The key to bleeding brakes or clutch is to get the master cylinder free of any air first.  It's messy but I just loosen the top banjo bolt at the master cylinder so it weeps.  I do the usual bleeding technique at the MC by pushing the banjo tight upon lever release to prevent air from getting sucked back in.  2 or 3 strokes and it's good to go on to the slaves (after re-tightening the top banjo, of course).  It's a bit messy so draping a wet towel underneath is recommended.


Title: Re: Recently purchased
Post by: oldktmdude on July 19, 2018, 05:49:26 AM
   Can somebody please explain to me how air in the clutch system can cause it to slip? The way I understand the clutch system, that would have the complete opposite effect. Air will not hold the pressure on the pressure plate, allowing slippage.
   Regards, Pete.
Pete,

Just guessing here, but I imagine that if there is air in the clutch hydraulics, and that air gets heated and expands, it could cause enough pressure to partially release the clutch.  Best bet: bleed the clutch system and see if things improve.  I saw a bleeder banjo bolt (~US$10~$15) for the top of the hydraulic lines.  That thing seems like it would be a great idea for the handlebar hydraulics, on both sides of the bike.  Locally, a good hydraulics hose shop may have them for you.
.
   Red, I see where you are coming from, but if the air expands it should pressurise the system enough to expel the clutch fluid back though the port in the master cylinder. Maybe if the port was blocked it might have enough pressure to hold the pressure plate partially away from the clutch plates but this seems highly unlikely. (at least to me)
   Regards, Pete.


Title: Re: Recently purchased
Post by: ribbert on July 19, 2018, 07:11:15 AM
   Can somebody please explain to me how air in the clutch system can cause it to slip?
   Regards, Pete. :unknown:

I can't.


Title: Re: Recently purchased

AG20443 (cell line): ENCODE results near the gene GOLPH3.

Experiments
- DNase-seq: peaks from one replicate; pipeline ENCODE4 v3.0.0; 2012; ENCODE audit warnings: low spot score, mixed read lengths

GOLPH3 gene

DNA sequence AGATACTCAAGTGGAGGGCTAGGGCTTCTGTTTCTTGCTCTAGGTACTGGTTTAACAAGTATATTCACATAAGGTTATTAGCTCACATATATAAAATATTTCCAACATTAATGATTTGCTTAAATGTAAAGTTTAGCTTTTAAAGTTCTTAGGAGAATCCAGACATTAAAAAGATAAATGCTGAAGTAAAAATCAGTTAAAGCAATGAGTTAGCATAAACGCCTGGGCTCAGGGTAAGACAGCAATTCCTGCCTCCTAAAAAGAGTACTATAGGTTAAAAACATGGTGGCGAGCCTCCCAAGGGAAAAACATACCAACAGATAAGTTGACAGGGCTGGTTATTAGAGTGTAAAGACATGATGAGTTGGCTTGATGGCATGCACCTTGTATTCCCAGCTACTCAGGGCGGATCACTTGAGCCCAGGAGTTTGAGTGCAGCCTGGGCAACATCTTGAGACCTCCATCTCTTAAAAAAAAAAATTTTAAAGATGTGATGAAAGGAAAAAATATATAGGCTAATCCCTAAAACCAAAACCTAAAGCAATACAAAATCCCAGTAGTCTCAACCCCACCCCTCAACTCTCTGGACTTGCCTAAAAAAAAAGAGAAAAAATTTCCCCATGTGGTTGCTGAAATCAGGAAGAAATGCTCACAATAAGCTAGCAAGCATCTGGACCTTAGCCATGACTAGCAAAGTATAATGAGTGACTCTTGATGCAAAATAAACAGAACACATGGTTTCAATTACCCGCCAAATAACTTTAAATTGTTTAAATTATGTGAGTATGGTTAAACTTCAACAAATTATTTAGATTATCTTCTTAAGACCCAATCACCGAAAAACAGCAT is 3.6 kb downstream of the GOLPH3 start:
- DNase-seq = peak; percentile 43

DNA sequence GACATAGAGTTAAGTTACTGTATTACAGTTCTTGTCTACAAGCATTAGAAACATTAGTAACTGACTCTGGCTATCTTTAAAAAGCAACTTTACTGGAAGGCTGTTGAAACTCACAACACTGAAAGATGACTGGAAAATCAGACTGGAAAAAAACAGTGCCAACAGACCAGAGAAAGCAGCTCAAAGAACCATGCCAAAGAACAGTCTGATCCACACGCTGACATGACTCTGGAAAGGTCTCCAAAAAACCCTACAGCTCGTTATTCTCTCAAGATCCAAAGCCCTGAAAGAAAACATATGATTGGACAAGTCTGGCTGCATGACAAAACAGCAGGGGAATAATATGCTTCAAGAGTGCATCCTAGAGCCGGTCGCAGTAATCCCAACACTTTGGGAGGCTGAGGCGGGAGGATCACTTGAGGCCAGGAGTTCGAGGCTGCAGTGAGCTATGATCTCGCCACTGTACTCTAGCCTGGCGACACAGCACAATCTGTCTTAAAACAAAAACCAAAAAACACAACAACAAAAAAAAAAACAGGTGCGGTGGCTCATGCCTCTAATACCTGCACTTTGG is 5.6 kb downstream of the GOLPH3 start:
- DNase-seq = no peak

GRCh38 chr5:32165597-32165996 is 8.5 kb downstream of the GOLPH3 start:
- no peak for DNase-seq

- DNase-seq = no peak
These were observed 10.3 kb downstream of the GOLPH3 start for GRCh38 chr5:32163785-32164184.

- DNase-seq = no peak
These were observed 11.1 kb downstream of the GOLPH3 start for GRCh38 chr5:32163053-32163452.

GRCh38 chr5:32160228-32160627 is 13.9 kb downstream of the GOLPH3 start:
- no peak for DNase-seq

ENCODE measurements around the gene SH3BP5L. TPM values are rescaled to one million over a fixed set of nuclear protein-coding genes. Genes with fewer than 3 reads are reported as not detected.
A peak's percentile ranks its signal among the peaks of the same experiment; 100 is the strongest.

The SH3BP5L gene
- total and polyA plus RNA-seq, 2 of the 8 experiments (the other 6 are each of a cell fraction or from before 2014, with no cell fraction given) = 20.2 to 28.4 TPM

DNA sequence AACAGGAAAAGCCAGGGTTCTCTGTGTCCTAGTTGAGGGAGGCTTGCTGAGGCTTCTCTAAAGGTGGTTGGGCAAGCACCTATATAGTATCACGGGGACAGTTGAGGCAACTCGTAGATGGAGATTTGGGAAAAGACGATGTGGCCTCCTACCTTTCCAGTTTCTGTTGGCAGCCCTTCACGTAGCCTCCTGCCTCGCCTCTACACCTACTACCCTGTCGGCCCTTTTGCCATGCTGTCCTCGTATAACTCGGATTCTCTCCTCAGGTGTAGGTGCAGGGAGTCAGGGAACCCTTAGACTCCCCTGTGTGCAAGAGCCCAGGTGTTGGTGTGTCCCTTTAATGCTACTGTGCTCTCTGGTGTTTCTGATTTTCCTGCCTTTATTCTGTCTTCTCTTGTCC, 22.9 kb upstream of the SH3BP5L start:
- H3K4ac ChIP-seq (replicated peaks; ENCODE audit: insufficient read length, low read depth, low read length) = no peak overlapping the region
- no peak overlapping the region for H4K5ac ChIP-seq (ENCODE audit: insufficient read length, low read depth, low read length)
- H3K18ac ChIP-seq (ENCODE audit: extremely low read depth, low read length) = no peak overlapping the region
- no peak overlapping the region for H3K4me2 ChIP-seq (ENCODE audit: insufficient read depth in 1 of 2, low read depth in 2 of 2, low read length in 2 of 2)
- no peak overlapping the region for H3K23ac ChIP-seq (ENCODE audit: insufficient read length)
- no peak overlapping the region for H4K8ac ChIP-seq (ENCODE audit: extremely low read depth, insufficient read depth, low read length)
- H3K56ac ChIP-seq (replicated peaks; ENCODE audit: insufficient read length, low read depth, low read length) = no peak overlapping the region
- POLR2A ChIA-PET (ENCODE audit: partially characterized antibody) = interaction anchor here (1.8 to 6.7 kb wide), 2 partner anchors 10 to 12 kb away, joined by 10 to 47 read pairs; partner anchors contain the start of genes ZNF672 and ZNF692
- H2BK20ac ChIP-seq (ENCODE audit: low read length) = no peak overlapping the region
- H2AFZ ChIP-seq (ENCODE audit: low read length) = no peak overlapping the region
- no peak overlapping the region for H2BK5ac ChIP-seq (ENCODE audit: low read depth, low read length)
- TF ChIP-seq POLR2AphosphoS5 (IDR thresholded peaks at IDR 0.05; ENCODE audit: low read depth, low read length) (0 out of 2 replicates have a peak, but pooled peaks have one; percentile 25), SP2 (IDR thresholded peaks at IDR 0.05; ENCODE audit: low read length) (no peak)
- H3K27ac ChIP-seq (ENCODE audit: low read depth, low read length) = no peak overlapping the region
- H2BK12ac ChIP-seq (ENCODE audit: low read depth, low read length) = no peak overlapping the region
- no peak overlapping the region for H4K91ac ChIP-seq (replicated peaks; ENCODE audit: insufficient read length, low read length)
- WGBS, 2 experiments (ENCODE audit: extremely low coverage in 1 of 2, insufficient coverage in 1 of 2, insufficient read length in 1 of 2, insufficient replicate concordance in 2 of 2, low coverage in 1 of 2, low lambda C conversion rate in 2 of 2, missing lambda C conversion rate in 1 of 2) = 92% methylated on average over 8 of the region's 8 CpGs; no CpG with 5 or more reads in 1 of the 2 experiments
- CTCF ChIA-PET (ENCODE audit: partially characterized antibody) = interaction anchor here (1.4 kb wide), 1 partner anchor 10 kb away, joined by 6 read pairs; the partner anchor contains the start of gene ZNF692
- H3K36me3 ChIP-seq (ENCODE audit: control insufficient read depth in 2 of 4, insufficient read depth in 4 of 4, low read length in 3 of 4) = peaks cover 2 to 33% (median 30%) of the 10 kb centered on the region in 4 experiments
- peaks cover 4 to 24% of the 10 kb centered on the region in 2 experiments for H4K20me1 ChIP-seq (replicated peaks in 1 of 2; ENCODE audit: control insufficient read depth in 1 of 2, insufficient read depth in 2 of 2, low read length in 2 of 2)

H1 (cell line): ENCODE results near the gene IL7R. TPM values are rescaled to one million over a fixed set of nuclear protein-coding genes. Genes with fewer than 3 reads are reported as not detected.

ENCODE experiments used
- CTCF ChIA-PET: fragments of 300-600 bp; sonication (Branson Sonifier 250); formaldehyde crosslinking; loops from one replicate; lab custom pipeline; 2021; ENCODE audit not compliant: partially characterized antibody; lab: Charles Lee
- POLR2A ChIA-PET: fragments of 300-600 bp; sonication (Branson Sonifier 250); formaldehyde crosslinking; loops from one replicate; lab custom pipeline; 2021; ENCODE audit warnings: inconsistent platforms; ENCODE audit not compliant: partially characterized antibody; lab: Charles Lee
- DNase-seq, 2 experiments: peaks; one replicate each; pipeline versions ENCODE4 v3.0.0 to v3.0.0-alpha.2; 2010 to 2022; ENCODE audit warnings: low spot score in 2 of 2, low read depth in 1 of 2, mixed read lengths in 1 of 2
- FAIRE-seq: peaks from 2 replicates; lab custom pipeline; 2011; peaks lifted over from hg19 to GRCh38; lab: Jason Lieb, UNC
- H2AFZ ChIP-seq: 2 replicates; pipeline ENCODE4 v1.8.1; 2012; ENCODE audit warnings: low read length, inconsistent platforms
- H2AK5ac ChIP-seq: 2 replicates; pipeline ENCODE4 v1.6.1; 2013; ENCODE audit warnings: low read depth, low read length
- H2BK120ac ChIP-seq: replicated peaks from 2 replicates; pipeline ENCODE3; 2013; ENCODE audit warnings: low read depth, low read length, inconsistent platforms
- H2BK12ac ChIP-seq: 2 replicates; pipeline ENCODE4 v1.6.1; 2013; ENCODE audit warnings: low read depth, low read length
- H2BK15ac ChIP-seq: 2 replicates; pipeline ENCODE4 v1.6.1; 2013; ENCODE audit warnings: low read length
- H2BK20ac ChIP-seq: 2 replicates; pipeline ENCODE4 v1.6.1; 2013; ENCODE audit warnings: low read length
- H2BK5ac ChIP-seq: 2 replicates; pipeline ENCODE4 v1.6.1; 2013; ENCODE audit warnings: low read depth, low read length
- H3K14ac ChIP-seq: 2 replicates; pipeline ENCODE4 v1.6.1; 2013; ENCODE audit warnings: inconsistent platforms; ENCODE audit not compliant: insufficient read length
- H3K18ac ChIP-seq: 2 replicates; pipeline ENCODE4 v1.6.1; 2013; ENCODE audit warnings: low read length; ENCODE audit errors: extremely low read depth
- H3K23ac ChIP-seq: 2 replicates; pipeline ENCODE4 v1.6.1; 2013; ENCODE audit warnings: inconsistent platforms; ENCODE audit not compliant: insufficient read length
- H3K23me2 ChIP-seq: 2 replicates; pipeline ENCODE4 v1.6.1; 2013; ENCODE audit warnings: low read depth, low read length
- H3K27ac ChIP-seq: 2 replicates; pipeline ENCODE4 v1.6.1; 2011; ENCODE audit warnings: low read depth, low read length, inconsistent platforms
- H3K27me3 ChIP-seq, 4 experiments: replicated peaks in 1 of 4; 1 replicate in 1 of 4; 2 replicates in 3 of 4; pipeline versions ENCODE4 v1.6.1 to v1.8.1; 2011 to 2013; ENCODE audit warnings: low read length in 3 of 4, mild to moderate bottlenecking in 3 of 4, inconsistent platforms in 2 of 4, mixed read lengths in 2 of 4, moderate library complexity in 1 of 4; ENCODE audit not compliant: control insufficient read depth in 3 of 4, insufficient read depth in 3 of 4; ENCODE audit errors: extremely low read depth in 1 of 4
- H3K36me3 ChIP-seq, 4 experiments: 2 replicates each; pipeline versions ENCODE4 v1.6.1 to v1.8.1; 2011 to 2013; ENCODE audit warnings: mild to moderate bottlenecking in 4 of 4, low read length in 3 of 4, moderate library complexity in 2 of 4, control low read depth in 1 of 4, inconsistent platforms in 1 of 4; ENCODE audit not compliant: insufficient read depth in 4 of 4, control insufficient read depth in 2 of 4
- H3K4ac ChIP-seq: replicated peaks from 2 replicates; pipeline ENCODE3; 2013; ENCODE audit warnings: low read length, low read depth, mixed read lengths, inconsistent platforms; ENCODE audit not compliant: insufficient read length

Post by: giantkiller on July 19, 2018, 07:46:06 AM
I don't get that either. Unless like you said a plugged orifice. :sarcastic:


Title: Re: Recently purchased
Post by: red on July 19, 2018, 08:22:25 AM
Can somebody please explain to me how air in the clutch system can cause it to slip? The way I understand the clutch system, that would have the complete opposite effect. Air will not hold the pressure on the pressure plate, allowing slippage.
   Regards, Pete.
Pete,
Just guessing here, but I imagine that if there is air in the clutch hydraulics, and that air gets heated and expands, it could cause enough pressure to partially release the clutch.  Best bet: bleed the clutch system and see if things improve.  I saw a bleeder banjo bolt (~US$10~$15) for the top of the hydraulic lines.  That thing seems like it would be a great idea for the handlebar hydraulics, on both sides of the bike.  Locally, a good hydraulics hose shop may have them for you.
   Red, I see where you are coming from, but if the air expands it should pressurise the system enough to expel the clutch fluid back though the port in the master cylinder. Maybe if the port was blocked it might have enough pressure to hold the pressure plate partially away from the clutch plates but this seems highly unlikely. (at least to me)
   Regards, Pete.
Pete,

Could well be, there.  This problem is so unlikely that I would not rule out any combination of causes.  I believe the simplest "fix" would be to bleed the clutch hydraulics, then check beyond that point only if needed.  I still recommend the banjo bleeder bolts, for any motorcycle with master cylinders on the handlebars.  I've had 'way too much fun trying to chase air bubbles DOWN vertical hoses, when air bubbles like to rise.